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The lack of open communication between blockchain security firms requires urgent action. 

Following a spate of high-profile hacks, the time to address the prevalence of multi-million-dollar hacks is severely overdue. Not even respected figureheads like Vitalik Buterin and Mark Cuban are immune, with over $1 million lost following a hacked Twitter account and wallet, respectively. 

Without a doubt, technical capabilities matter in securing funds against bad actors. However, there is a critical component that is being overlooked in the present: teamwork. If we are to successfully neutralize the risks of financial and reputational loss to the industry, communication and collaboration between blockchain security firms is necessary. 

As one prominent example, the lack of effective communication exacerbated the Curve hack this summer and should serve as an important wake-up call for the industry. 

Read more: Mixin halts withdrawals as network suffers $200M loss in hack

Security experts faced challenges in rapidly coordinating their actions, resulting in missed opportunities for effective execution. Multiple security teams operated independently to recover and protect user funds, causing redundant efforts and a delayed response time. Due to the ambiguous nature of white hat hacking, certain security teams sought explicit permission from Curve before initiating any recovery efforts. Consequently, the attacker managed to steal funds before the coordinated white hat team could secure them.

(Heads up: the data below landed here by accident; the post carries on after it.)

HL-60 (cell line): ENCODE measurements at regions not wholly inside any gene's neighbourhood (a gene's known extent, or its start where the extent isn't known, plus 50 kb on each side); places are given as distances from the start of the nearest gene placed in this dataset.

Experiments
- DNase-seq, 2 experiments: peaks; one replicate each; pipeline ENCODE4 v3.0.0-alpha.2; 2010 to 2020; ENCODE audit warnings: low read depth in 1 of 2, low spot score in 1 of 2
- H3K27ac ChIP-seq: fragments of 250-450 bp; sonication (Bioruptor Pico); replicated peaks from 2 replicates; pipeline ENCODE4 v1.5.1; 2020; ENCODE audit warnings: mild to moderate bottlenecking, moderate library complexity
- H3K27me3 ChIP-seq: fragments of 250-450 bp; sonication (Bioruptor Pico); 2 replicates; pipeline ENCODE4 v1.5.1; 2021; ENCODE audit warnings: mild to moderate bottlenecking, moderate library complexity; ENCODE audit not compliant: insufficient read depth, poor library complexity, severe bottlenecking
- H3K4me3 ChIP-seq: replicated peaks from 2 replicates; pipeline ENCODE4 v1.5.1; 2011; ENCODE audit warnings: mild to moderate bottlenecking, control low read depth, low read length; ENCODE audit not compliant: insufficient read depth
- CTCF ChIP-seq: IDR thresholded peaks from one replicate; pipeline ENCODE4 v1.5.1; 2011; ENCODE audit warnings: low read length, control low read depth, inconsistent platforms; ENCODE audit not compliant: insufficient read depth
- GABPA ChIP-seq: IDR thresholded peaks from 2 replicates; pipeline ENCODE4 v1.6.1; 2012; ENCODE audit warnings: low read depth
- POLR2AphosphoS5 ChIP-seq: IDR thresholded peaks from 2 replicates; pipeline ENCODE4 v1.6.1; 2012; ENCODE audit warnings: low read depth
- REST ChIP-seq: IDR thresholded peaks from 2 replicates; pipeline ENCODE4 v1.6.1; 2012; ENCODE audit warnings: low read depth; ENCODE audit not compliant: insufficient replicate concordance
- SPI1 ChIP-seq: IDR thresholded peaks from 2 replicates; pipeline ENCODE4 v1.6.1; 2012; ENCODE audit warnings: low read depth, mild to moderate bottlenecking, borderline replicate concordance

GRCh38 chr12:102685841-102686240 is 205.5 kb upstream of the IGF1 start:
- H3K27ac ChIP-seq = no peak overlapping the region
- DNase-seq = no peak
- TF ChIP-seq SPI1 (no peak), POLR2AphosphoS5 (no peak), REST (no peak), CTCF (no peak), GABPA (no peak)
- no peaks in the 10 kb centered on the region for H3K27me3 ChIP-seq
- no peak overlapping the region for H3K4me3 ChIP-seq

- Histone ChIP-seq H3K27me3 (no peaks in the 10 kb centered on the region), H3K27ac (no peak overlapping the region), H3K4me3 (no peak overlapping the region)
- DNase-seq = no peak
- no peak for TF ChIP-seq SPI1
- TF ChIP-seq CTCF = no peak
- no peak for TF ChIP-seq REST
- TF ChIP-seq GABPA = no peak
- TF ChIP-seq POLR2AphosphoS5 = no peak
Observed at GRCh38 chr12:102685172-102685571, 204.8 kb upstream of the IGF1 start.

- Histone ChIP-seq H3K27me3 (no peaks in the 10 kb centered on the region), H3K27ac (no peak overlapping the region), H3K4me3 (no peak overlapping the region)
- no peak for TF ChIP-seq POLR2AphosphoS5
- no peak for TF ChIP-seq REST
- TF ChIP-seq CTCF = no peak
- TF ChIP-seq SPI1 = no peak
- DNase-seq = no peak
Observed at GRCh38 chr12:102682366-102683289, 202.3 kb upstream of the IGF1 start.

Openly discussing exploits, vulnerabilities and root causes is already the norm in traditional cybersecurity, as firms follow established protocols for the responsible disclosure of vulnerabilities. 

Blockchain security firms can and should adopt similar practices, ensuring that they are able to communicate vulnerabilities responsibly to relevant projects and communities to minimize risk in the most efficient way possible. 

Solid examples of streamlined communication seen in more traditional cybersecurity include Europol, a criminal information and intelligence database that collates information on cybercrime, making this information available to the wider public. Another example is the Common Vulnerabilities and Exposures (CVE), a publicly available database listing known cybersecurity vulnerabilities. 

Working alongside security experts from rival firms, not only with colleagues, is a valuable approach driven by an ethos of collaboration for the greater good. One such example already in action in crypto is the Seal 911 initiative, a collective of blockchain security experts working together to offer support from within a Telegram group. So far, Seal 911’s coordinated response has helped prevent a $200,000 theft.

Resources that pool information empower the community to more effectively monitor vulnerabilities and respond accordingly. However, there is no one such standardized process in Web3.

Read more: Mark Cuban loses nearly $900k on MetaMask fake